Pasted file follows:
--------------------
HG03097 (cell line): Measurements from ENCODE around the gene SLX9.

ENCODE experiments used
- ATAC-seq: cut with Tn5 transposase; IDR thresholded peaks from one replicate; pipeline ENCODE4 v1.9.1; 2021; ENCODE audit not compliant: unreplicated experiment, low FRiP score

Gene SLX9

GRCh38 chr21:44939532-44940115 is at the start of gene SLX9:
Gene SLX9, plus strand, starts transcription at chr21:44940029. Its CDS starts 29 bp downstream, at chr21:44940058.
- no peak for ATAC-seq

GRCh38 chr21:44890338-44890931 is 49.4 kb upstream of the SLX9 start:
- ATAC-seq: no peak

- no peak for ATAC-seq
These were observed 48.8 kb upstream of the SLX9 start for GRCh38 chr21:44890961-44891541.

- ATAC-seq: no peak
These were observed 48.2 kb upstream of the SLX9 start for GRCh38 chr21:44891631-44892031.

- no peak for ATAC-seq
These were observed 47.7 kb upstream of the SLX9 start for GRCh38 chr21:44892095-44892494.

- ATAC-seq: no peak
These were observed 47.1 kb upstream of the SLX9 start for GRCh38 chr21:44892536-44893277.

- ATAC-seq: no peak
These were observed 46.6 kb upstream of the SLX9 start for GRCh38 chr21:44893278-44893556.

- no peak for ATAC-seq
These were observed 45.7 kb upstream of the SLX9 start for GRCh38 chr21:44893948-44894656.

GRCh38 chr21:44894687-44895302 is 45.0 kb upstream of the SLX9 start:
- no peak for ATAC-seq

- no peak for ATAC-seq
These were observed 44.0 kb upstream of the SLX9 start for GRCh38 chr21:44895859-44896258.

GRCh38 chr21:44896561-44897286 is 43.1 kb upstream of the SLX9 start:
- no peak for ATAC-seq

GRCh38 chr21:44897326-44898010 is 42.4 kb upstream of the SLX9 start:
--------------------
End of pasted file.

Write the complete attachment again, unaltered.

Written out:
HG03097 (cell line): Measurements from ENCODE around the gene SLX9.

ENCODE experiments used
- ATAC-seq: cut with Tn5 transposase; IDR thresholded peaks from one replicate; pipeline ENCODE4 v1.9.1; 2021; ENCODE audit not compliant: unreplicated experiment, low FRiP score

Gene SLX9

GRCh38 chr21:44939532-44940115 is at the start of gene SLX9:
Gene SLX9, plus strand, starts transcription at chr21:44940029. Its CDS starts 29 bp downstream, at chr21:44940058.
- no peak for ATAC-seq

GRCh38 chr21:44890338-44890931 is 49.4 kb upstream of the SLX9 start:
- ATAC-seq: no peak

- no peak for ATAC-seq
These were observed 48.8 kb upstream of the SLX9 start for GRCh38 chr21:44890961-44891541.

- ATAC-seq: no peak
These were observed 48.2 kb upstream of the SLX9 start for GRCh38 chr21:44891631-44892031.

- no peak for ATAC-seq
These were observed 47.7 kb upstream of the SLX9 start for GRCh38 chr21:44892095-44892494.

- ATAC-seq: no peak
These were observed 47.1 kb upstream of the SLX9 start for GRCh38 chr21:44892536-44893277.

- ATAC-seq: no peak
These were observed 46.6 kb upstream of the SLX9 start for GRCh38 chr21:44893278-44893556.

- no peak for ATAC-seq
These were observed 45.7 kb upstream of the SLX9 start for GRCh38 chr21:44893948-44894656.

GRCh38 chr21:44894687-44895302 is 45.0 kb upstream of the SLX9 start:
- no peak for ATAC-seq

- no peak for ATAC-seq
These were observed 44.0 kb upstream of the SLX9 start for GRCh38 chr21:44895859-44896258.

GRCh38 chr21:44896561-44897286 is 43.1 kb upstream of the SLX9 start:
- no peak for ATAC-seq

GRCh38 chr21:44897326-44898010 is 42.4 kb upstream of the SLX9 start: